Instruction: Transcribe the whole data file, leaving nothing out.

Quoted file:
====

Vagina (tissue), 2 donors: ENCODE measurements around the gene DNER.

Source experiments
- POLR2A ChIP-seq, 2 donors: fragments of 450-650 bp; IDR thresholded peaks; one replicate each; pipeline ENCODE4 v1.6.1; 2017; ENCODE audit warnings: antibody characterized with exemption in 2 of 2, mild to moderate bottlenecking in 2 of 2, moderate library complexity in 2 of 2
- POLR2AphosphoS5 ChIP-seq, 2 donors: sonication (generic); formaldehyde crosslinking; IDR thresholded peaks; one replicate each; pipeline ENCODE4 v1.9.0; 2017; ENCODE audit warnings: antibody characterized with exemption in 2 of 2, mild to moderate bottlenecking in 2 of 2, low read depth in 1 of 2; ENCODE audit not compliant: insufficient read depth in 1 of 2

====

Vagina (tissue), 2 donors: ENCODE measurements around the gene DNER.

Source experiments
- POLR2A ChIP-seq, 2 donors: fragments of 450-650 bp; IDR thresholded peaks; one replicate each; pipeline ENCODE4 v1.6.1; 2017; ENCODE audit warnings: antibody characterized with exemption in 2 of 2, mild to moderate bottlenecking in 2 of 2, moderate library complexity in 2 of 2
- POLR2AphosphoS5 ChIP-seq, 2 donors: sonication (generic); formaldehyde crosslinking; IDR thresholded peaks; one replicate each; pipeline ENCODE4 v1.9.0; 2017; ENCODE audit warnings: antibody characterized with exemption in 2 of 2, mild to moderate bottlenecking in 2 of 2, low read depth in 1 of 2; ENCODE audit not compliant: insufficient read depth in 1 of 2